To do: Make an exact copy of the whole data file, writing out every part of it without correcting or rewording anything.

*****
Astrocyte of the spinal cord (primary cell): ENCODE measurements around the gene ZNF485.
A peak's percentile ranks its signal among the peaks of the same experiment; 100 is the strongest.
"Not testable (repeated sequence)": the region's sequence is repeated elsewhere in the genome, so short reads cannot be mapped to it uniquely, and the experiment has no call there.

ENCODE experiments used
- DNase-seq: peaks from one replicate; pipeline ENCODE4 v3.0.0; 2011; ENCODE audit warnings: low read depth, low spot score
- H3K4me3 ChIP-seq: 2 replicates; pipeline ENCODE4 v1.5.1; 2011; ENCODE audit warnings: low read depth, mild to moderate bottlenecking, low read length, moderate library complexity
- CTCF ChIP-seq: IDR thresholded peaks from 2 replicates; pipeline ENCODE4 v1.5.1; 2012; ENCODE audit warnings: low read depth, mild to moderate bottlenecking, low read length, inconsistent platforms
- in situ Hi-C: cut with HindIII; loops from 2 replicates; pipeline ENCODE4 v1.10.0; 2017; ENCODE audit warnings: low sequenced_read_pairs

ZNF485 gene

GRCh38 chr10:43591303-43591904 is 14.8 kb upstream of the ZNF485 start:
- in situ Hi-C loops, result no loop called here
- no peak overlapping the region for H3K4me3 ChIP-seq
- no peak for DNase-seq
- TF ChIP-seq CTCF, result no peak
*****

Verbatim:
Astrocyte of the spinal cord (primary cell): ENCODE measurements around the gene ZNF485.
A peak's percentile ranks its signal among the peaks of the same experiment; 100 is the strongest.
"Not testable (repeated sequence)": the region's sequence is repeated elsewhere in the genome, so short reads cannot be mapped to it uniquely, and the experiment has no call there.

ENCODE experiments used
- DNase-seq: peaks from one replicate; pipeline ENCODE4 v3.0.0; 2011; ENCODE audit warnings: low read depth, low spot score
- H3K4me3 ChIP-seq: 2 replicates; pipeline ENCODE4 v1.5.1; 2011; ENCODE audit warnings: low read depth, mild to moderate bottlenecking, low read length, moderate library complexity
- CTCF ChIP-seq: IDR thresholded peaks from 2 replicates; pipeline ENCODE4 v1.5.1; 2012; ENCODE audit warnings: low read depth, mild to moderate bottlenecking, low read length, inconsistent platforms
- in situ Hi-C: cut with HindIII; loops from 2 replicates; pipeline ENCODE4 v1.10.0; 2017; ENCODE audit warnings: low sequenced_read_pairs

ZNF485 gene

GRCh38 chr10:43591303-43591904 is 14.8 kb upstream of the ZNF485 start:
- in situ Hi-C loops, result no loop called here
- no peak overlapping the region for H3K4me3 ChIP-seq
- no peak for DNase-seq
- TF ChIP-seq CTCF, result no peak